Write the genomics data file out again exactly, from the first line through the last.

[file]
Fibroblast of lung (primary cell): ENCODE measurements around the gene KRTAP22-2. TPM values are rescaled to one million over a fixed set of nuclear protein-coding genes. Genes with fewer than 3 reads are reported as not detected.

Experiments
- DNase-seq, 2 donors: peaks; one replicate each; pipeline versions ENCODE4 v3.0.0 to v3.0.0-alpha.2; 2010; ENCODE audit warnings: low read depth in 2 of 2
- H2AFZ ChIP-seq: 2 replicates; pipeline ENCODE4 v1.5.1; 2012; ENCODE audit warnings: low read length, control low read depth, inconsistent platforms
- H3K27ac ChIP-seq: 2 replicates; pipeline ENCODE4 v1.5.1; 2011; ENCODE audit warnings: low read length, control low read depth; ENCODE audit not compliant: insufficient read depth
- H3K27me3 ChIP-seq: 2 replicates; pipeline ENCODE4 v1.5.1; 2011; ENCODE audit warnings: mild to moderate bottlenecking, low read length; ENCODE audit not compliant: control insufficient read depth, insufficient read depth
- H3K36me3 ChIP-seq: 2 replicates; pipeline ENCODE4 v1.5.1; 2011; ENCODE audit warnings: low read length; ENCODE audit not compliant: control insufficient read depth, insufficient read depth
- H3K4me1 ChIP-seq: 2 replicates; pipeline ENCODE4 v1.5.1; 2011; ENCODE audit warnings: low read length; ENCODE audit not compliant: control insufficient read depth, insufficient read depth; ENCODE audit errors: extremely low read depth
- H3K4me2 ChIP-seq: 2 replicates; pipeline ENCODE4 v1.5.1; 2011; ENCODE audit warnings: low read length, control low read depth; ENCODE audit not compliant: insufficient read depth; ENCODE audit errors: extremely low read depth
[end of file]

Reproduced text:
Fibroblast of lung (primary cell): ENCODE measurements around the gene KRTAP22-2. TPM values are rescaled to one million over a fixed set of nuclear protein-coding genes. Genes with fewer than 3 reads are reported as not detected.

Experiments
- DNase-seq, 2 donors: peaks; one replicate each; pipeline versions ENCODE4 v3.0.0 to v3.0.0-alpha.2; 2010; ENCODE audit warnings: low read depth in 2 of 2
- H2AFZ ChIP-seq: 2 replicates; pipeline ENCODE4 v1.5.1; 2012; ENCODE audit warnings: low read length, control low read depth, inconsistent platforms
- H3K27ac ChIP-seq: 2 replicates; pipeline ENCODE4 v1.5.1; 2011; ENCODE audit warnings: low read length, control low read depth; ENCODE audit not compliant: insufficient read depth
- H3K27me3 ChIP-seq: 2 replicates; pipeline ENCODE4 v1.5.1; 2011; ENCODE audit warnings: mild to moderate bottlenecking, low read length; ENCODE audit not compliant: control insufficient read depth, insufficient read depth
- H3K36me3 ChIP-seq: 2 replicates; pipeline ENCODE4 v1.5.1; 2011; ENCODE audit warnings: low read length; ENCODE audit not compliant: control insufficient read depth, insufficient read depth
- H3K4me1 ChIP-seq: 2 replicates; pipeline ENCODE4 v1.5.1; 2011; ENCODE audit warnings: low read length; ENCODE audit not compliant: control insufficient read depth, insufficient read depth; ENCODE audit errors: extremely low read depth
- H3K4me2 ChIP-seq: 2 replicates; pipeline ENCODE4 v1.5.1; 2011; ENCODE audit warnings: low read length, control low read depth; ENCODE audit not compliant: insufficient read depth; ENCODE audit errors: extremely low read depth